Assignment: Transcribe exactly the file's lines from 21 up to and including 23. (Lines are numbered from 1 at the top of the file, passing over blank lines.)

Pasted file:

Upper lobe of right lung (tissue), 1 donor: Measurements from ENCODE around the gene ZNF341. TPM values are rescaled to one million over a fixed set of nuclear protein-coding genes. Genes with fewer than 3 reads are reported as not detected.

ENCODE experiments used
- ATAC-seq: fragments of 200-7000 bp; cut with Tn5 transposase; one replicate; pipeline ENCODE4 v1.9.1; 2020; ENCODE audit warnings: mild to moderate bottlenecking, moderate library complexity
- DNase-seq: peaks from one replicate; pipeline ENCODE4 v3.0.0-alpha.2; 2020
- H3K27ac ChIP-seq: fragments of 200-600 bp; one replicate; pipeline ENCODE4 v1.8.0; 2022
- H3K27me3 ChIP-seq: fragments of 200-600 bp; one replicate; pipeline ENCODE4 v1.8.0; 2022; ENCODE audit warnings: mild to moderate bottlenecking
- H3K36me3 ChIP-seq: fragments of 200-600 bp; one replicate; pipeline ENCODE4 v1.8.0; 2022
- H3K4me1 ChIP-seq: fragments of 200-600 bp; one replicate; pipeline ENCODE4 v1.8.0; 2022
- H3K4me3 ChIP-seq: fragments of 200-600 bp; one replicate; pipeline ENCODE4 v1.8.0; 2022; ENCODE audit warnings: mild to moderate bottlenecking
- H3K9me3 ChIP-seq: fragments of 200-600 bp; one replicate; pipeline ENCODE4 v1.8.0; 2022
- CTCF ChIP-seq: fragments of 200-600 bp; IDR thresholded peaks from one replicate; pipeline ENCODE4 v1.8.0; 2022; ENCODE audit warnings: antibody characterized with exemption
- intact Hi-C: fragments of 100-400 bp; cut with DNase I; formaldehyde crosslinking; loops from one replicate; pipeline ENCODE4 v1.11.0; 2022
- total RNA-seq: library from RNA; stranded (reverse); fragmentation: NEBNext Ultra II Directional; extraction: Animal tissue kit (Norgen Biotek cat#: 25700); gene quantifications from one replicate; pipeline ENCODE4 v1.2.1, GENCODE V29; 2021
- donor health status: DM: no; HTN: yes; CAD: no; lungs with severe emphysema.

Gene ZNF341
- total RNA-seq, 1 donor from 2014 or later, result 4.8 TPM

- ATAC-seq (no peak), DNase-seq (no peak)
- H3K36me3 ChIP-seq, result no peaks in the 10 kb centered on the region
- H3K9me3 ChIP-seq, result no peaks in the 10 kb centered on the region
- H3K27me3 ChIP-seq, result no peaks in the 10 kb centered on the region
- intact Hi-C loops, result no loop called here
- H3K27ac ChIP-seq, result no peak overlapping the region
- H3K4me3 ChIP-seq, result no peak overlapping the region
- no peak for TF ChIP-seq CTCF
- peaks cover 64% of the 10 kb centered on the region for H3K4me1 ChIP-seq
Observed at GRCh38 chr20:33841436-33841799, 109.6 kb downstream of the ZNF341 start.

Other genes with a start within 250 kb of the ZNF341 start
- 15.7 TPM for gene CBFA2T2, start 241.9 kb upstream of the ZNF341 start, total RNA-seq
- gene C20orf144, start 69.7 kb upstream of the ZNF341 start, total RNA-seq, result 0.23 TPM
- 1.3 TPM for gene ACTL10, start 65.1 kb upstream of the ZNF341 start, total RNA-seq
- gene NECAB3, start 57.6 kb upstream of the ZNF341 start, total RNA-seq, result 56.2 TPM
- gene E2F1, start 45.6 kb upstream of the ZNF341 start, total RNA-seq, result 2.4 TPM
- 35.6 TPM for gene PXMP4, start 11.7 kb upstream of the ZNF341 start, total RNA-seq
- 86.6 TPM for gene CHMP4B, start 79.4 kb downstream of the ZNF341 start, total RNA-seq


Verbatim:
- intact Hi-C loops, result no loop called here
- H3K27ac ChIP-seq, result no peak overlapping the region
- H3K4me3 ChIP-seq, result no peak overlapping the region